Incapsula, the DDoS experts at Imperva, have warned that DDoS offender capabilities have rapidly evolved over the past year, enabling them to launch bigger attacks than ever before.
According to the firm, the shift in the threat landscape is being driven by the emergence of botnets leveraging lax password management practices and security vulnerabilities found in IoT devices.
The IoT botnet footprint was evident in attacks mitigated by Imperva Incapsula in Q4 2016. A massive 650Gbps assault was most noteworthy, the largest to ever be mitigated by its service.
Persisting for over 29 days, last quarter Incapsula also thwarted the longest network layer attack of the year. And they saw the number of application layer attacks reach a new record, with an average of 889 assaults per week.
Another notable development was the high amount of botnet activity originating in China. The data shows that 78.5 percent of application layer DDoS attacks against Incapsula customers came from IPs located there—the most ever recorded since periodic reporting began in Q3 2015.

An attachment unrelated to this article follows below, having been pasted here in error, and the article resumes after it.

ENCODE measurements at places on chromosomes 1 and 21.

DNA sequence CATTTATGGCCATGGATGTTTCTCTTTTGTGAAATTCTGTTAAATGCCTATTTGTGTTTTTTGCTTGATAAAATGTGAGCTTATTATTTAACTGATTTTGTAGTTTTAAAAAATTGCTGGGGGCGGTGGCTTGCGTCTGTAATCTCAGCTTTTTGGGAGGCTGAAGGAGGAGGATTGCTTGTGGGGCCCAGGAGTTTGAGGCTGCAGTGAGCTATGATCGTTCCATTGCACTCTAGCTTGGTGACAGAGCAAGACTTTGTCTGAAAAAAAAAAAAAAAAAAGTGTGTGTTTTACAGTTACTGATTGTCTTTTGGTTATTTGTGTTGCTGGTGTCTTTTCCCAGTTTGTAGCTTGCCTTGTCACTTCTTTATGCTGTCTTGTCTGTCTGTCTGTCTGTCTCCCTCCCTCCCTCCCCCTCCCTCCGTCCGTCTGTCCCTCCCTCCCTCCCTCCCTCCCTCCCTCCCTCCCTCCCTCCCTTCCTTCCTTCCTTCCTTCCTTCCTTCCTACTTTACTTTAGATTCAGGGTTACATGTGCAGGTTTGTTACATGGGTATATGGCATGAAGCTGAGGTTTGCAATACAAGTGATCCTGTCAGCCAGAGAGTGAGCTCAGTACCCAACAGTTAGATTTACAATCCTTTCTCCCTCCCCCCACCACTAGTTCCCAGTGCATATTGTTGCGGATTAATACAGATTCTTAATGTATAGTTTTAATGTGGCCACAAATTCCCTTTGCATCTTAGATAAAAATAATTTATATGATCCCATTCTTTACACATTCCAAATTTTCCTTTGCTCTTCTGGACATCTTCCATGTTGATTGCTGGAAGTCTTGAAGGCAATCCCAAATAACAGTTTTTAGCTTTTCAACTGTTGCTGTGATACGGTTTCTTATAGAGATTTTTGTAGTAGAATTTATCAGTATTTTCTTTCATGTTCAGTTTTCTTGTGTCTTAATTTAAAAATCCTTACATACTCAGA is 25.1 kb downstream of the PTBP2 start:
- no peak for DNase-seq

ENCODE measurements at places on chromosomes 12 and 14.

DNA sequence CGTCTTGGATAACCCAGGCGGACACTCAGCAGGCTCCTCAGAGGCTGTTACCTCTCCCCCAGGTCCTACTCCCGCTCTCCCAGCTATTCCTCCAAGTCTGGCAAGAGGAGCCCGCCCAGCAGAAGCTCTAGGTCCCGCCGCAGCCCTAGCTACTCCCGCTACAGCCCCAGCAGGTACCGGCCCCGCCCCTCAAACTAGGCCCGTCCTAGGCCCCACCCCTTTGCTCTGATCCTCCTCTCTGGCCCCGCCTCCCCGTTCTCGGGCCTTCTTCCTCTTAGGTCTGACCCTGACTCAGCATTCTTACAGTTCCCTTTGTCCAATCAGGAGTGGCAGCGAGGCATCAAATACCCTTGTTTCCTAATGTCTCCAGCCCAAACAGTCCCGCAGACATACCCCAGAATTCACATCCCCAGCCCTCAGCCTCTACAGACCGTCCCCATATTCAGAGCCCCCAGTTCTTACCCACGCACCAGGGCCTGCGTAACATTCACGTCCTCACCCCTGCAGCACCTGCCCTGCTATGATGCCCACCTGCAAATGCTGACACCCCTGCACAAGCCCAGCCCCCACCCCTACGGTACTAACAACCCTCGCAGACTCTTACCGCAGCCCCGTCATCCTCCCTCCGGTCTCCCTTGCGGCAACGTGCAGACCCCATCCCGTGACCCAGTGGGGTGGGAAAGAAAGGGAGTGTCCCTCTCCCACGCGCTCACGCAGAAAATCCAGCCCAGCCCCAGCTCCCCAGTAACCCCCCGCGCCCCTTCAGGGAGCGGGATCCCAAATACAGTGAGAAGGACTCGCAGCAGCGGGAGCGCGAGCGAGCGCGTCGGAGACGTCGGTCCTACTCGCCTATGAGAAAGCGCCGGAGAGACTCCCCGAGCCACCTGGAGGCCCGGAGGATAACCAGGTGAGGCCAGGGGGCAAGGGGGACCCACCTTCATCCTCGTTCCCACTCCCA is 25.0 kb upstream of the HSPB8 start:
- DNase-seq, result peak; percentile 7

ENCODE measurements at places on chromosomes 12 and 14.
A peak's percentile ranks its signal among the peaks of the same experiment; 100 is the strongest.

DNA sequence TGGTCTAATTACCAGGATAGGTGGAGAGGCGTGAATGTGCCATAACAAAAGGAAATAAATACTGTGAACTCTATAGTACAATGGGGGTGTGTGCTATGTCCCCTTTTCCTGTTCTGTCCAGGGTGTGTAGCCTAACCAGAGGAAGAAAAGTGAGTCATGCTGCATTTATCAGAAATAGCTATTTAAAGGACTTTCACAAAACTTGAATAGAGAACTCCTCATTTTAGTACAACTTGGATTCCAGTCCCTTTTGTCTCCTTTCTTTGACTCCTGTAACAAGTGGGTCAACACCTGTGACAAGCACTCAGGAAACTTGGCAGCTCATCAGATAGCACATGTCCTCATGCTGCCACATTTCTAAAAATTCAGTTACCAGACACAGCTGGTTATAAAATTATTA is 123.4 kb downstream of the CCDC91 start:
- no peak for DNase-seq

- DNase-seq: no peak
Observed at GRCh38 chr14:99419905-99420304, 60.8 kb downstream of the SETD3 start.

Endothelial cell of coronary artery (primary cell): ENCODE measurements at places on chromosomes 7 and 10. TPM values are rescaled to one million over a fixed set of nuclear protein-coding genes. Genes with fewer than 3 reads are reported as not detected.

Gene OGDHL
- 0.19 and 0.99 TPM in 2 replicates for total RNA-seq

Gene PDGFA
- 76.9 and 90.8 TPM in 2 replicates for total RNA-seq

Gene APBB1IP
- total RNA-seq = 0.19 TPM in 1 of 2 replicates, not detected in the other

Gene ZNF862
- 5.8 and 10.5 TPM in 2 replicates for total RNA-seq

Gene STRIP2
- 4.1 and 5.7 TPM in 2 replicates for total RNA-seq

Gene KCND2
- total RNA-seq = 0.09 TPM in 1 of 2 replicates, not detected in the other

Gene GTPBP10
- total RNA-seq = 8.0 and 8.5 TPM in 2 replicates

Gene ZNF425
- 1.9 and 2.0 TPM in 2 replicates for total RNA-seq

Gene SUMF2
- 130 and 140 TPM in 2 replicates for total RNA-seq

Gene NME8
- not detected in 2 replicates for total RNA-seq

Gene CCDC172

Other key findings include:
Application layer attacks became more common. The number of attacks in Q4 reached an all-time high, with an average of 889 application layer assaults per week. One such attack lasted for more than 47 days, the longest one recorded.
Attack frequency scaled up – On average, 58.3 percent of websites were targeted more than once, with 13.1 percent being targeted more than ten times.
China continued to be a dominating hub of botnet activity, with some 78.5 percent of DDoS attacks worldwide originating from IPs in China.
US, UK and Netherlands top attacked country list, drew 74.9 percent of all attacks (With the US accounting for 56.7 percent of attacks).
“DDoS offender capabilities have rapidly evolved over the past year, enabling them to launch bigger attacks than ever before,” said Igal Zeifman, director at Imperva Incapsula.
This article originally appeared on SC Media UK